Some of these women had already recognized certain incidents from their past as harassment or abuse.
Others have been forced by this interminable news cycle to relive, reconsider, and reclassify some of the things men have done to them against their will or to search for boundaries in the mess of human interaction.
We also asked our respondents to offer examples of incidents that, for them, fell into a “gray area”—a category of behavior that isn’t unequivocally harassment, whether because of the intent of the perpetrator, the reception of the target, or the severity of the offense.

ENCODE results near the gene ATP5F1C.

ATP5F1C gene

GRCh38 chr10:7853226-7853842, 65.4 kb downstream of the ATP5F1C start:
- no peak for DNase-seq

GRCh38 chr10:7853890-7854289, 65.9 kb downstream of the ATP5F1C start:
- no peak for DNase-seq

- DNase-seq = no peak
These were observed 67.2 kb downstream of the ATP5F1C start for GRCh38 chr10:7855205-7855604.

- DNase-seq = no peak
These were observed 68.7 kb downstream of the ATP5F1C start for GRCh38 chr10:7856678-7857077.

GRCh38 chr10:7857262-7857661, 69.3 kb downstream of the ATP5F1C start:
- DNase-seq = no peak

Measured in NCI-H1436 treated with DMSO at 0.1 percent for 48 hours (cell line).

Now, we must contend with the knowledge that the everyday woman, by virtue of existing in the public sphere, has endured untold violations.
People who felt flattered as teenagers or young adults by sexual advances from older authority figures grew to see such pursuits as “gross” or an abuse of power as they aged.
Survivors of verbal harassment were sometimes wary of naming it as such if it never escalated into anything physical.
To these survey respondents,sexual violations in the context of romantic relationships have been some of the hardest examples to recognize as assault in the moment, but they’ve also done some of the deepest and most lasting damage to both survivor and perpetrator.
The variety of behaviors people corralled into the two gray areas identified here—“borderline but ultimately OK” and “borderline but ultimately not OK”—is telling, too.